High-frequency ultrasound for monitoring changes in liver tissue during preservation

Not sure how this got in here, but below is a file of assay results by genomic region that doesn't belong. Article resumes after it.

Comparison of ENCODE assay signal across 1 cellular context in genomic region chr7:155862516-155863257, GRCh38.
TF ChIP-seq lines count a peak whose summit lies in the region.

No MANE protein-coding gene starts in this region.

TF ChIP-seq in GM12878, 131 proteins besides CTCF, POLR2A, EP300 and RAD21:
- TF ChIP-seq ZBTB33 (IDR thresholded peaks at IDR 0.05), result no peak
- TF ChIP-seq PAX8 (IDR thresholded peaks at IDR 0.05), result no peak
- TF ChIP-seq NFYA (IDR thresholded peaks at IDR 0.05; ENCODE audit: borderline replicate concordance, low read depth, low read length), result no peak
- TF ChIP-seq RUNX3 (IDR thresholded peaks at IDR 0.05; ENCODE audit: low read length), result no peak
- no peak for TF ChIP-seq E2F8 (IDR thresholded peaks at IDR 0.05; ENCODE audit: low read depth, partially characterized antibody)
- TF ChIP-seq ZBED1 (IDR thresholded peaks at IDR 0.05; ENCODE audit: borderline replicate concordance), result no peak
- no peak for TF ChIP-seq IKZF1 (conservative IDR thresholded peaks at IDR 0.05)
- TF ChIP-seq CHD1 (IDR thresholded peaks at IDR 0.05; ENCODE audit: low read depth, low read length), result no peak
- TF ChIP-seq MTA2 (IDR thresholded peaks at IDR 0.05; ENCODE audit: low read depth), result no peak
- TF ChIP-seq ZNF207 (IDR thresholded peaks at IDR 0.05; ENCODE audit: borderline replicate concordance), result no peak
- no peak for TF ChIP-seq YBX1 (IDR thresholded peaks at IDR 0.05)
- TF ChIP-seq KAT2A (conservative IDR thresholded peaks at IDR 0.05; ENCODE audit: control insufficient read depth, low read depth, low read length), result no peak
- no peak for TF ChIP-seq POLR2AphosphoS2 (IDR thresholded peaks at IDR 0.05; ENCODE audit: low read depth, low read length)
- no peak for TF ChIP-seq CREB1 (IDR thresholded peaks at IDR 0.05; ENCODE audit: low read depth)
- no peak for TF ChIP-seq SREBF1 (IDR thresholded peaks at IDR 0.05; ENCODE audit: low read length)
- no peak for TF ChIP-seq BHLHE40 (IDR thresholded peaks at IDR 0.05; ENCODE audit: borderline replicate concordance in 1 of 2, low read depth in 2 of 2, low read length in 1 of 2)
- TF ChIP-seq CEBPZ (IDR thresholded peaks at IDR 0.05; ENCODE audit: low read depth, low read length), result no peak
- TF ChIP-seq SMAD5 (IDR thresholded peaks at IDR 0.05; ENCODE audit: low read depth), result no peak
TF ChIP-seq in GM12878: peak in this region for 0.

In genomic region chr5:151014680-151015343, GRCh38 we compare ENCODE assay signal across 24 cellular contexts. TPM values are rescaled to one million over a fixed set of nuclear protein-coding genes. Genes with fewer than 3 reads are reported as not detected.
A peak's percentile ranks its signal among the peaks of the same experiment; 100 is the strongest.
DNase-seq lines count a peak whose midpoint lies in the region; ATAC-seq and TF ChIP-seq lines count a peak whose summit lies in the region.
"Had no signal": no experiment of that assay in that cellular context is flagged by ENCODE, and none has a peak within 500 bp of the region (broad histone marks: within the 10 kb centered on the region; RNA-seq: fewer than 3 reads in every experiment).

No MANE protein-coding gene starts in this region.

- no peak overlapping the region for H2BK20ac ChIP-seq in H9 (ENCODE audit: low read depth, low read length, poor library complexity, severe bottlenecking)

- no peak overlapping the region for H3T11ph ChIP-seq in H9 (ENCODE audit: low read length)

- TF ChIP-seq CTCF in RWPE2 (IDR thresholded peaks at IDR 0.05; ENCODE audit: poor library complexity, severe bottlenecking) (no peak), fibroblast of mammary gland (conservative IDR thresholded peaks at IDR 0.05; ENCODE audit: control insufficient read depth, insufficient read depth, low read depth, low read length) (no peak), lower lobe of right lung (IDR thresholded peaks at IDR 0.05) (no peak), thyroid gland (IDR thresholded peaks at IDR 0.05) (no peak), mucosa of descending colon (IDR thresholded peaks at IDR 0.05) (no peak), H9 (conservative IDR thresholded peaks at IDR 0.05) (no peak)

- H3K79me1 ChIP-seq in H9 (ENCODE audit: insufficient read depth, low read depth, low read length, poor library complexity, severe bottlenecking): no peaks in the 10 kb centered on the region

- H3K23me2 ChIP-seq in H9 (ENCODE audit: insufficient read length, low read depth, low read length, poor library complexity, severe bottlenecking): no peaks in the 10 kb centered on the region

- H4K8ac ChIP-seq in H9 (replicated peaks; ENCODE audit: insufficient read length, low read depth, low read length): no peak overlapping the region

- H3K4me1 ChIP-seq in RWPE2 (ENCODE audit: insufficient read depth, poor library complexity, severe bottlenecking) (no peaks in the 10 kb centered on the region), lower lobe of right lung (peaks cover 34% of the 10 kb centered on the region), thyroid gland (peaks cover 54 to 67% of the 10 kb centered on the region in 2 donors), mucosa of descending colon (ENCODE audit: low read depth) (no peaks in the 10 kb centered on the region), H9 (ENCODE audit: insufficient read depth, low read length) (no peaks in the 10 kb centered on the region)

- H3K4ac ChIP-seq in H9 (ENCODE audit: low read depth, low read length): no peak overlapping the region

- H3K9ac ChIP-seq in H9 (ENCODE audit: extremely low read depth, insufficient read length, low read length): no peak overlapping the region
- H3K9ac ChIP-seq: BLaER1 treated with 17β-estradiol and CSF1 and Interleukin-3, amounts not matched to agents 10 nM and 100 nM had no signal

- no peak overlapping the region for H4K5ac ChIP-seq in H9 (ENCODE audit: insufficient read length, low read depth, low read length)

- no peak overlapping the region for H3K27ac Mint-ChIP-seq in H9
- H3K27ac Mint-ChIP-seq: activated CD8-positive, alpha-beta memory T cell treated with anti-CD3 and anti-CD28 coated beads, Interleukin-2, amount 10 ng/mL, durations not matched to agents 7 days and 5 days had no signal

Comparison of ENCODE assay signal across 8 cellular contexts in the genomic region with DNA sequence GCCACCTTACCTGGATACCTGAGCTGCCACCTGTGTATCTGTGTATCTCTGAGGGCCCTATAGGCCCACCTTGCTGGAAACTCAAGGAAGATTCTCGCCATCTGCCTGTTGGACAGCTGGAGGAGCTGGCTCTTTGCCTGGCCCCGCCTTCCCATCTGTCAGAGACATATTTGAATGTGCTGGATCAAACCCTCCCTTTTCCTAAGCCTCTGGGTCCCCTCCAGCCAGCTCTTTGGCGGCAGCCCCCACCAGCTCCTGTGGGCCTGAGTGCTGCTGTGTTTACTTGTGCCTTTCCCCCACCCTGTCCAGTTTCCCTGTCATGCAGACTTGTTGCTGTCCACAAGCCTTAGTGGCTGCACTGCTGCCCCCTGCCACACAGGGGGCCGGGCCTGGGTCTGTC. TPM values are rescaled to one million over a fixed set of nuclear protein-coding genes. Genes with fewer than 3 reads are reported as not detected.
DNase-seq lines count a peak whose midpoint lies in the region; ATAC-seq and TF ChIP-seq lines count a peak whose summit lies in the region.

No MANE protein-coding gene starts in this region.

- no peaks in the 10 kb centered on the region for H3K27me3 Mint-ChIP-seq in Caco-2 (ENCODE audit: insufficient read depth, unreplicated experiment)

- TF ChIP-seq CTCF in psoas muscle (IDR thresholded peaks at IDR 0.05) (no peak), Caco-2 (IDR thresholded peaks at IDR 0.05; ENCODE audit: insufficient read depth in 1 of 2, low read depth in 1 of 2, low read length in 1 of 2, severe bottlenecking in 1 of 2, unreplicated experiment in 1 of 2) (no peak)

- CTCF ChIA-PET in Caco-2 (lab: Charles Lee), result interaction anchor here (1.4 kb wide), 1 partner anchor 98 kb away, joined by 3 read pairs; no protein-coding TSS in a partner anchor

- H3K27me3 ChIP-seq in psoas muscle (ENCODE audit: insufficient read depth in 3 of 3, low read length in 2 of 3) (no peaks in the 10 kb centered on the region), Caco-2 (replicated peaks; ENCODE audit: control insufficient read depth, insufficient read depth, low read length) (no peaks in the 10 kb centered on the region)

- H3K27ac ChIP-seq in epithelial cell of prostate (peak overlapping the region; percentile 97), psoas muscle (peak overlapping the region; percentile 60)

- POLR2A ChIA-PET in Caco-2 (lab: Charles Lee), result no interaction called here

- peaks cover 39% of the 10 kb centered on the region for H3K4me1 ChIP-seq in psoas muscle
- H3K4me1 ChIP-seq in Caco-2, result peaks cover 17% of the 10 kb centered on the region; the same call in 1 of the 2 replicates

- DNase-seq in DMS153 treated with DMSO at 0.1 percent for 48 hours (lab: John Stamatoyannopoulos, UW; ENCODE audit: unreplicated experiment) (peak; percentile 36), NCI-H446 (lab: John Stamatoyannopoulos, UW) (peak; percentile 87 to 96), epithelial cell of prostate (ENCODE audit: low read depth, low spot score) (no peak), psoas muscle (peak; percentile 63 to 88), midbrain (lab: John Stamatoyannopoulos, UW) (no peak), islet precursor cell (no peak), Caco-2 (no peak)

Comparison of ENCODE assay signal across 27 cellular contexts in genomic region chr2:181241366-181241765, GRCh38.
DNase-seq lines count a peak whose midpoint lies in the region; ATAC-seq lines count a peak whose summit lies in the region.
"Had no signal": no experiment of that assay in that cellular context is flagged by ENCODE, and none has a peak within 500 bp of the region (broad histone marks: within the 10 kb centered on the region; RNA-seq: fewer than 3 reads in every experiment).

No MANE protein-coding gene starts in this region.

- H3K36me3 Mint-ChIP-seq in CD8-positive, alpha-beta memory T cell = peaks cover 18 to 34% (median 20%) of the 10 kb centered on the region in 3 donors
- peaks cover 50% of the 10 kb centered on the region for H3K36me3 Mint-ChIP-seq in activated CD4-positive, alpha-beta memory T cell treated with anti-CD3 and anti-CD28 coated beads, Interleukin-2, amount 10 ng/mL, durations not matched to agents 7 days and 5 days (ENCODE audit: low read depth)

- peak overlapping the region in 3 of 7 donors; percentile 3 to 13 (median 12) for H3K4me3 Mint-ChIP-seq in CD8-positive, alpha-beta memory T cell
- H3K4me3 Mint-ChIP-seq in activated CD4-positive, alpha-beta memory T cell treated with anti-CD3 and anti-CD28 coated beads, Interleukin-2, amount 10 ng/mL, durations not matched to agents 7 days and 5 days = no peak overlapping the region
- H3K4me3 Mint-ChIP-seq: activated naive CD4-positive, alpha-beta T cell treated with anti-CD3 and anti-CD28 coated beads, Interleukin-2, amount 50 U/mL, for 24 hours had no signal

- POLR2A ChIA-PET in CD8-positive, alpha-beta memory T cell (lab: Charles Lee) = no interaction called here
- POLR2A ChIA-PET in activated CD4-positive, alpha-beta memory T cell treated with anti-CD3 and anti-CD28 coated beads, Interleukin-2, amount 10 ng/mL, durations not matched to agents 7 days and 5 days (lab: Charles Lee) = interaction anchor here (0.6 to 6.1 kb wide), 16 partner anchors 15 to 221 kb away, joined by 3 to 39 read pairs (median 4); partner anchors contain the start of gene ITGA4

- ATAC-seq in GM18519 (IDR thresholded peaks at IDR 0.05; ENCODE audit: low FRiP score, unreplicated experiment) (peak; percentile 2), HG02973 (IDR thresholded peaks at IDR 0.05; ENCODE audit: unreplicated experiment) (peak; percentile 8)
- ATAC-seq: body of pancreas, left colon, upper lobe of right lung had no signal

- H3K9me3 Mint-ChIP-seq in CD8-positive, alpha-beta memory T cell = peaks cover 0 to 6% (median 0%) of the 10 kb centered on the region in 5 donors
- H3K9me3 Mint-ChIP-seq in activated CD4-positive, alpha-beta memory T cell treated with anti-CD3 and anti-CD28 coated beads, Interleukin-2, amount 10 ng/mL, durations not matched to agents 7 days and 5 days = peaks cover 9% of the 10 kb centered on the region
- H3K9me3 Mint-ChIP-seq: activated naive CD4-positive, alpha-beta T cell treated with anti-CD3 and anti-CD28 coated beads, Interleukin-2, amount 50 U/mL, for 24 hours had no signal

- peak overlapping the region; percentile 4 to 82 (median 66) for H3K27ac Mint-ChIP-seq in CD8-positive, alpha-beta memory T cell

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Currently the only method to assess liver preservation injury is based on liver appearance and donor medical history. Previous work has shown that high-frequency ultrasound could detect ischemic cell death due to changes in cell morphology. In this study, we use high-frequency ultrasound integrated backscatter to assess liver damage in experimental models of liver ischemia. Ultimately, our goal is to predict organ suitability for transplantation using high-frequency imaging and spectral analysis techniques. To examine the effects of liver ischemia at different temperatures, livers from Wistar rats were surgically excised, immersed in phosphate buffer saline and stored at 4 and 20 degrees C for 24 h. To mimic organ preservation, livers were excised, flushed with University of Wisconsin (UW) solution and stored at 4 degrees C for 24 h. Preservation injury was simulated by either not flushing livers with UW solution or, before scanning, allowing livers to reach room temperature. Ultrasound images and corresponding radiofrequency data were collected over the ischemic period. No significant increase in integrated backscatter (approximately 2.5 dBr) was measured for the livers prepared using standard preservation conditions. For all other ischemia models, the integrated backscatter increased by 4-9 dBr demonstrating kinetics dependent on storage conditions. The results provide a possible framework for using high-frequency imaging to non-invasively assess liver preservation injury.
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